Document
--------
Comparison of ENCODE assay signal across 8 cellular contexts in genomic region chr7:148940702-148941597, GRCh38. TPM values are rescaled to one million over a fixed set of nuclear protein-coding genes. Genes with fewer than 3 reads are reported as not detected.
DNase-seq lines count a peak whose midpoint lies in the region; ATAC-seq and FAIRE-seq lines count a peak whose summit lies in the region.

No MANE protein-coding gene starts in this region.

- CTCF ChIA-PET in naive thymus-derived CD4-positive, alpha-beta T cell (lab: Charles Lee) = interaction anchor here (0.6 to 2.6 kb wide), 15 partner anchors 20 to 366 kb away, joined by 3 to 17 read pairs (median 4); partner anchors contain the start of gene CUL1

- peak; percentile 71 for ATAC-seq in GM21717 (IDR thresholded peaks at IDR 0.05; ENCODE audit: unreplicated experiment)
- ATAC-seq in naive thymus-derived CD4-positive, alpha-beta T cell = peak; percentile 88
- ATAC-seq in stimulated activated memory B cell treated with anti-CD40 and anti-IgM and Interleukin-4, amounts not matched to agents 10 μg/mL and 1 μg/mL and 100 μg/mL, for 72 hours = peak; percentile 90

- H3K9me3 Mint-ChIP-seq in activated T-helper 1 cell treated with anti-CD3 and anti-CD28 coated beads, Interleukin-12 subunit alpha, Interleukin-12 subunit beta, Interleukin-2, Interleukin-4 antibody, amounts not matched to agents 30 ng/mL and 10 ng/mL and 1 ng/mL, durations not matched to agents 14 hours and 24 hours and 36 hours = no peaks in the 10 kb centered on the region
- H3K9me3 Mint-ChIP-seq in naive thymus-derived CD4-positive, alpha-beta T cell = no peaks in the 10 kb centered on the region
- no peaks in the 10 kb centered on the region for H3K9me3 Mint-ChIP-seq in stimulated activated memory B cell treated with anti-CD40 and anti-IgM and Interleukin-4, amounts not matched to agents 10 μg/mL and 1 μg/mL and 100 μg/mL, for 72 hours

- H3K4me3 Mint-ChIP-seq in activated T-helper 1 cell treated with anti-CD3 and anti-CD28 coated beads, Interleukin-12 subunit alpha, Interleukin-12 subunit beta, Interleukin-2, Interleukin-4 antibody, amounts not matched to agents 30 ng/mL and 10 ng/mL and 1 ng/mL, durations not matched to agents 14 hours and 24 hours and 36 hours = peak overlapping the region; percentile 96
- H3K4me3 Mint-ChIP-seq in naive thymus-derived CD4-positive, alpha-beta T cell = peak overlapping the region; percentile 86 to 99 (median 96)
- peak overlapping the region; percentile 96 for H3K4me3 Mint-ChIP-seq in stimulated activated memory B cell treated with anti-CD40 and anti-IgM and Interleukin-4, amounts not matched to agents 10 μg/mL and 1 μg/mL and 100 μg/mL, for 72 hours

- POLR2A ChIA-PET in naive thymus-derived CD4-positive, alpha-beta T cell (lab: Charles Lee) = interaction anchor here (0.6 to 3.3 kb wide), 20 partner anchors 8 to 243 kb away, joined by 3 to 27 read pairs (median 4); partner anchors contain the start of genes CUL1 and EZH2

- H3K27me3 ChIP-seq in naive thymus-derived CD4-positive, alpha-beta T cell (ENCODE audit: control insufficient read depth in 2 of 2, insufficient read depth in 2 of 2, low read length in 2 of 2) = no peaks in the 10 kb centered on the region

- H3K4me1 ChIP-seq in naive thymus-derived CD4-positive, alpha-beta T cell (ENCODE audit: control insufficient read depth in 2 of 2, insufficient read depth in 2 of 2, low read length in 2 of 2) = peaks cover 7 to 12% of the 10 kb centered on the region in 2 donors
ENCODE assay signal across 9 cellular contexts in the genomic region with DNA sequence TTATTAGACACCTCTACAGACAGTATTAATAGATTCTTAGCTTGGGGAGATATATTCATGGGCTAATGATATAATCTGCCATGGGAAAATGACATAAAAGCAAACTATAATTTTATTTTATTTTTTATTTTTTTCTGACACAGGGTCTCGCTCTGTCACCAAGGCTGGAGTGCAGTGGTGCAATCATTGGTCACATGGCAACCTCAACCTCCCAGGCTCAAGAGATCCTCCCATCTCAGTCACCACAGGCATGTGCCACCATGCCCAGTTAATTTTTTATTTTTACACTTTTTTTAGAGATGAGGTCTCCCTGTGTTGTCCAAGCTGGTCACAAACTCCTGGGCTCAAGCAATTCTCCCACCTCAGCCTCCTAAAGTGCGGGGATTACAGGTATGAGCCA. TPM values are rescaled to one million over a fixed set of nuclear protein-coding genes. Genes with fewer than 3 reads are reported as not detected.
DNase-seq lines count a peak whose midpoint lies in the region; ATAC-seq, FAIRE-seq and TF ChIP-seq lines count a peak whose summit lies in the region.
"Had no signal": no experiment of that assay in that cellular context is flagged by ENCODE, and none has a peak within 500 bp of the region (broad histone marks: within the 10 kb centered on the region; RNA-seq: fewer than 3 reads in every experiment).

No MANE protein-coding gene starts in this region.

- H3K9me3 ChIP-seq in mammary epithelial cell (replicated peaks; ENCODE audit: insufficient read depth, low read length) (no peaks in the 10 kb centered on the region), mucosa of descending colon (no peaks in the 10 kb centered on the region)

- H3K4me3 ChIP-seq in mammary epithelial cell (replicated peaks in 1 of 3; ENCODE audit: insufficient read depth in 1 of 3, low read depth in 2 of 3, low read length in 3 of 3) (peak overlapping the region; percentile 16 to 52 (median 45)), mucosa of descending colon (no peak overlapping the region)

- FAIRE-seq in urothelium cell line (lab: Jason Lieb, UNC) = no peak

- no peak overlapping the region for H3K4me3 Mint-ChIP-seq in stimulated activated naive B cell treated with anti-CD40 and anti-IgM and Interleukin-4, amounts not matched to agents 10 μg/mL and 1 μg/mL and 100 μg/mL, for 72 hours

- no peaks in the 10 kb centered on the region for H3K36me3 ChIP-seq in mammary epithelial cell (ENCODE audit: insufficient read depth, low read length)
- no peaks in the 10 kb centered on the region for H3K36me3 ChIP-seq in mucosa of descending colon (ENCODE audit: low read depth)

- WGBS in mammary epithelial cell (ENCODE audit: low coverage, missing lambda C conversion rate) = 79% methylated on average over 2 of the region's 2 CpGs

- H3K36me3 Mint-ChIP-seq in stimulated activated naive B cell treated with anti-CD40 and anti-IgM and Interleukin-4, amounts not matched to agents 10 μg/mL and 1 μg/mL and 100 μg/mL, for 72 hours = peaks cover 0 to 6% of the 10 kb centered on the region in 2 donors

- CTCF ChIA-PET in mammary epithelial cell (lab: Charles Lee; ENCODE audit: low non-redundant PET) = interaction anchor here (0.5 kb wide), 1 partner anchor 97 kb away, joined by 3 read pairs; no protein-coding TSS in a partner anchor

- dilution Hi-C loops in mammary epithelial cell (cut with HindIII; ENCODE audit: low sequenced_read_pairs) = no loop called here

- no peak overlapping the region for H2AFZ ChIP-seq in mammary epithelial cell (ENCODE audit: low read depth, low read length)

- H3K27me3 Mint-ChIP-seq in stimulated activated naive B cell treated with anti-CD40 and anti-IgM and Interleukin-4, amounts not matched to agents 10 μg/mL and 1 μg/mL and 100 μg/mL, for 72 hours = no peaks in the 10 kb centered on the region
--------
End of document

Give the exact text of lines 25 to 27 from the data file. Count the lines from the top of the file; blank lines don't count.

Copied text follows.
- no peaks in the 10 kb centered on the region for H3K36me3 ChIP-seq in mammary epithelial cell (ENCODE audit: insufficient read depth, low read length)
- no peaks in the 10 kb centered on the region for H3K36me3 ChIP-seq in mucosa of descending colon (ENCODE audit: low read depth)

- WGBS in mammary epithelial cell (ENCODE audit: low coverage, missing lambda C conversion rate) = 79% methylated on average over 2 of the region's 2 CpGs